ASUNCION, Paraguay — Illustrating Pope Francis’s long-held conviction that the Gospel is received first at the margins of society, it turns out that three countries who responded to his November 6 request to set prisoners free are among the world’s poorest.

What is more, one of them is officially Marxist, one majority Muslim, while the third is a land-locked Latin-American nation where more people speak the indigenous Indian language than Spanish.

“In a special way, I submit to the consideration of the competent civilian authorities in every country the opportunity to make, in this Holy Year of Mercy, an act of clemency towards those prisoners who will be considered eligible to benefit from this measure,” Pope Francis said at the Jubilee Mass for more than 1,000 prisoners in Rome earlier this month.

The plea was followed by letters from Francis to the world’s political leaders.

While there is little to suggest that the world’s largest Catholic countries — such as Brazil, Mexico, Poland and France — responded to Francis’s Jubilee of Mercy plea, it was heard and acted on in Cuba, Pakistan and Paraguay.

Within three hours of receiving Pope Francis’s letter, Paraguay’s president, Horacio Cartes, responded favorably, promising to release detainees. Last Saturday 16 prisoners were released, of whom ten were women, from three different prisons. All of them “left with a job offer,” Cartes’s press director, Mariano Mercado, told Crux.

Announcing the indult alongside the papal nuncio, Archbishop Eliseo Antonio Ariotti, President Cartes said he had responded “at once,” given the “seriousness” of the pope’s request.

Paraguay’s prisons house just over 13,000 inmates, more than twice their capacity, but the government is investing some 80m dollars in upgrading the facilities.

Meanwhile, more than 60 prisoners in Faisalabad, Pakistan, have been released at the initiative of the government’s only Christian minister, Catholic senator Kamran Michael, who is Federal Minister for Human Rights.

Inspired by Pope Francis’s call, Michael acquiesced to a suggestion by the Bishop of Faisalabad, Joseph Arshad. According to the minister, the move reflects the message “announced by Pope Francis in this year named as the Year of Mercy, to assign the fundamental right to freedom of these prisoners.”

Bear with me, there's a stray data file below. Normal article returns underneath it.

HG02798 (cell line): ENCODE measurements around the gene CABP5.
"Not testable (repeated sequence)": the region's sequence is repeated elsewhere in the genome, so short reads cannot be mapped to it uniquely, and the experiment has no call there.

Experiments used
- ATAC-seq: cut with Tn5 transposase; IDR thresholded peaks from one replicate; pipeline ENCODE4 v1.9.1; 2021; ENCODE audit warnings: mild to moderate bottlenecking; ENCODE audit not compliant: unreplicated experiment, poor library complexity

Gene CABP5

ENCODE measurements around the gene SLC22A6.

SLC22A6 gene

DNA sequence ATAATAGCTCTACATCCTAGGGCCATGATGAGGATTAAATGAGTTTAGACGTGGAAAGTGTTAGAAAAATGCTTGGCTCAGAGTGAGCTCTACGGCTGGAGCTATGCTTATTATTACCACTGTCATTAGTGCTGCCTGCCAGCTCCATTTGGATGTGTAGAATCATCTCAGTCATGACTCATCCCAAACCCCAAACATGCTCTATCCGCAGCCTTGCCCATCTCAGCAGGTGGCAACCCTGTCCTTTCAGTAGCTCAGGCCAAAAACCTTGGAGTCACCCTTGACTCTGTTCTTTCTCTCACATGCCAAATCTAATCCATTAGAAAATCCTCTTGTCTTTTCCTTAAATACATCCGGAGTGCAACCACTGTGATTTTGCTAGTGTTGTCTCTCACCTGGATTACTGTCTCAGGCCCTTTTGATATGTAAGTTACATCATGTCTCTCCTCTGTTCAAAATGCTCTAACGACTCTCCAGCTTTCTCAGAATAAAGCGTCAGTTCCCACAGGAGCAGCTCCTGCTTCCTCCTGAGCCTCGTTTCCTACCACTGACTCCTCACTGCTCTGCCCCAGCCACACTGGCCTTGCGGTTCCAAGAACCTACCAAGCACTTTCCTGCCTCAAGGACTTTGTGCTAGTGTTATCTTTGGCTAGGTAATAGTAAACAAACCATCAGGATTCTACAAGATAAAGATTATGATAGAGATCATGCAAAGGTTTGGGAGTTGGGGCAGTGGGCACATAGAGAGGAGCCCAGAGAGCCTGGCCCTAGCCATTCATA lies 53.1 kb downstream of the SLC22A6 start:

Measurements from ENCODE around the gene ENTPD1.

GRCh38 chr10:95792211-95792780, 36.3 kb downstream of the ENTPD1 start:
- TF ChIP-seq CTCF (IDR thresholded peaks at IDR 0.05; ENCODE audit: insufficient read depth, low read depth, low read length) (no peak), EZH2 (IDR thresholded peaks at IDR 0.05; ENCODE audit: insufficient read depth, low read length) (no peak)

Father Nisar Barkat, director of the Faisalabad diocesan commission for interreligious dialogue and ecumenism, told UCA News that “63 prisoners, mostly Muslims, have been released from Central Jail Faisalabad, and eight more who have completed their sentences will be set free after the ministry pays their bail.”

“Prisoners from the central jail in Lahore will also be released this year while those in the southern Sindh province will be freed in coming months,” Barkat added.

In Pakistan 88 detention facilities house a total prison population of over 80,000, of whom 70 percent are awaiting trial. The prison system was built to house close to half that number.

The Cuban government of Raúl Castro meanwhile said on November 15 it would pardon 787 common prisoners following Pope Francis’s request.

According to an announcement in the official newspaper Granma, the prisoners had been selected according to the crimes committed, their behavior while serving time, and the time remaining on their sentences.

Women, the young and the sick were more likely to make it onto the list “for humanitarian reasons,” which excluded those convicted for homicide, rape, corruption of minors, drug trafficking or similar crimes.

It is not yet clear when the prisoners will be released.

Cuba’s communist government has a long track record of releasing vast numbers of prisoners at the request of the Church, especially when popes come to the island.

At the time of St. John Paul II’s visit in 1998, the Church negotiated the release of more than 100 prisoners. A further 2,900 were set free during the visit of Benedict XVI in 2012, and a further 3,522 prior to Pope Francis’s visit in September 2015.